Trials in Japan and the United States over an alleged ¥130 billion ($1.2 billion) Ponzi scheme — in which Las Vegas-based investment firm MRI International Inc. targeted thousands of Japanese — are set to be settled out of court, a lawyers’ group representing the victims said Thursday.
A total of ¥5 billion in damages is expected to be distributed among 8,700 Japanese customers, five years after the scam came to light.
Assets worth over ¥1.8 billion are slated to be allocated for the settlement, and the U.S. Securities and Exchange Commission is set to collect ¥3.2 billion in civil penalties.
The trials in which Japanese victims are seeking compensation are pending at the Tokyo High Court and the federal district court in Nevada.
According to the lawyers’ group, even if MRI sells off its properties and includes its receivables, reparations to the victims will remain only at some 3 percent of the total amount defrauded.
The group has moved to settlement talks with MRI because pursuing a ruling in the United States will bring considerable costs, it said.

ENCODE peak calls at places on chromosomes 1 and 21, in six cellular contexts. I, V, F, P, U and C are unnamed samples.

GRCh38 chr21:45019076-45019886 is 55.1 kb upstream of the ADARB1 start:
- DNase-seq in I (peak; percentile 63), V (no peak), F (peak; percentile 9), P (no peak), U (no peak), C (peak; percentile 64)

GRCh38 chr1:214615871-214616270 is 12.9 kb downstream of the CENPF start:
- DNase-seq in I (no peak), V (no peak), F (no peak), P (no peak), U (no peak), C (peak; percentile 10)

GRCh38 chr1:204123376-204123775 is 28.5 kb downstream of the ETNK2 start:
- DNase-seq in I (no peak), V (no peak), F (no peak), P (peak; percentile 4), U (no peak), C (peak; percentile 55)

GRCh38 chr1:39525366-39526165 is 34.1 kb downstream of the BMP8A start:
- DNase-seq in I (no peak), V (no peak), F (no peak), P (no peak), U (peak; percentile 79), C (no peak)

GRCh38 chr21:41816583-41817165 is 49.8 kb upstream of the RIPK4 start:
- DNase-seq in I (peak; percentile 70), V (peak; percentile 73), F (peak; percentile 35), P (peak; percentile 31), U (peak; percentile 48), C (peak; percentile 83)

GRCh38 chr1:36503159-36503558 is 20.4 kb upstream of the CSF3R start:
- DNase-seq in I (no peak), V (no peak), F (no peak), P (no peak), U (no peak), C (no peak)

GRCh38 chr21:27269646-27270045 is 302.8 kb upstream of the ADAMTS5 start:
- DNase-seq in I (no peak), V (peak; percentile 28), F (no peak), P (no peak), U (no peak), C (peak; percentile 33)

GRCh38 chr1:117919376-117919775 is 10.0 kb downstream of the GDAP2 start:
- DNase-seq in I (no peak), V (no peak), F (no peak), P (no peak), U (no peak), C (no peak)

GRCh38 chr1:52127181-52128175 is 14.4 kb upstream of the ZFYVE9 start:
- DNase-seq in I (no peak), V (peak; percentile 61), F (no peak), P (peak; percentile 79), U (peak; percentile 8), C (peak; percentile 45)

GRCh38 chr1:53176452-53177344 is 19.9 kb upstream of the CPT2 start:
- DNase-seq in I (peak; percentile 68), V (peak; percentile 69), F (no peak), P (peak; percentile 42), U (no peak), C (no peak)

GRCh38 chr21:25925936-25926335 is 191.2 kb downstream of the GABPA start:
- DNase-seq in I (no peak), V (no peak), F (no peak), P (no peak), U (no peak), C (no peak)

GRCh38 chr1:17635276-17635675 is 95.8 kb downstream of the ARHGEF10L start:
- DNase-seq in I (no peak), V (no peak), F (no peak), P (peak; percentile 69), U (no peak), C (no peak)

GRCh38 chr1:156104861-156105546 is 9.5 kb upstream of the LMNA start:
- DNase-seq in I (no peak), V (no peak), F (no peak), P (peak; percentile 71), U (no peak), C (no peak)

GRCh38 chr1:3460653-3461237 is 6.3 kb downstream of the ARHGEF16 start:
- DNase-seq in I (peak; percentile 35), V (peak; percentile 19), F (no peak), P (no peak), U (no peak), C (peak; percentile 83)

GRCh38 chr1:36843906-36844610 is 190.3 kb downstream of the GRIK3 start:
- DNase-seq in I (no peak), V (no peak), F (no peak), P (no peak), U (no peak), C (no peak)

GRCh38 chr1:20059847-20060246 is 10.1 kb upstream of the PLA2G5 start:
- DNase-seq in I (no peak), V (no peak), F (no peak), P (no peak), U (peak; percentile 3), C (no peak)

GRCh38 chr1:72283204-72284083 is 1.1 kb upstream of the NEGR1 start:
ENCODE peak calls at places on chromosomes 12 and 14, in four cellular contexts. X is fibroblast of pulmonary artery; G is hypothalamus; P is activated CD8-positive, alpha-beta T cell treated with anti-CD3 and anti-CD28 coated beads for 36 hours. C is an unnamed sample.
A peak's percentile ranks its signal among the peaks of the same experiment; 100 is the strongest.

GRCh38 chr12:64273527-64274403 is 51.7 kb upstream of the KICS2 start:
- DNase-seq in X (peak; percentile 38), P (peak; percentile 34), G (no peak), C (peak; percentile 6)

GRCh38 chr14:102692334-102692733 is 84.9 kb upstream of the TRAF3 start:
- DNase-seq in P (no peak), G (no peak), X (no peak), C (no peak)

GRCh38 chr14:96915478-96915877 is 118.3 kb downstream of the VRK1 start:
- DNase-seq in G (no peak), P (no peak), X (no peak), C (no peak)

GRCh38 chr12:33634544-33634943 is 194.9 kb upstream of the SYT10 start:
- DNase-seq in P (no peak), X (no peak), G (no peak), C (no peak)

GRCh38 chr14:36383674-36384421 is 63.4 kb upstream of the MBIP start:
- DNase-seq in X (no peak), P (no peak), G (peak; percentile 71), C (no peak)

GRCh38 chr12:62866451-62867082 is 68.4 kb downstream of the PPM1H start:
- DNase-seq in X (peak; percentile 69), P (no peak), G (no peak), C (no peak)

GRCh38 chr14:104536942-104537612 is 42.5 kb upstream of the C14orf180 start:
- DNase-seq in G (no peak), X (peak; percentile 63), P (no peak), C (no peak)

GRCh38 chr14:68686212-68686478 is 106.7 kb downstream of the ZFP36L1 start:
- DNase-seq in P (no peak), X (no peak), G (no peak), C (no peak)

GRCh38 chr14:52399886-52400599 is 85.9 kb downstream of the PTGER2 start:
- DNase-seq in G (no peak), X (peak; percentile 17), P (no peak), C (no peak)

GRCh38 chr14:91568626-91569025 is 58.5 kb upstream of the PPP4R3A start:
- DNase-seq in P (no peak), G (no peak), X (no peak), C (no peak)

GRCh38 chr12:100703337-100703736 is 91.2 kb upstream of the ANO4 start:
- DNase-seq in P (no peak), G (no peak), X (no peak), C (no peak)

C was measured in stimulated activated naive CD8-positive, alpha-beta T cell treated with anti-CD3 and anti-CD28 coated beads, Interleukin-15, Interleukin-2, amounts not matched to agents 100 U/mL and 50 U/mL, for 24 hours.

MRI’s office in Japan declined to comment as the trials are ongoing.
In April 2013 the Financial Services Agency canceled MRI’s registration as a financial instrument trader, concluding that the company had used a large tranche of its investors’ funds to pay interest instead of purchasing medical accounts receivables.
In October 2014, the U.S. District Court for the District of Nevada found Edwin Yoshihiro Fujinaga, president of MRI, and the company liable for running a Ponzi scheme.
It later ordered MRI to pay civil penalties and return illegal revenues.
In October, the Tokyo District Court ordered officials of MRI to pay ¥680 million in damages, recognizing that they fraudulently solicited funds.
Both MRI and the plaintiffs have appealed the ruling.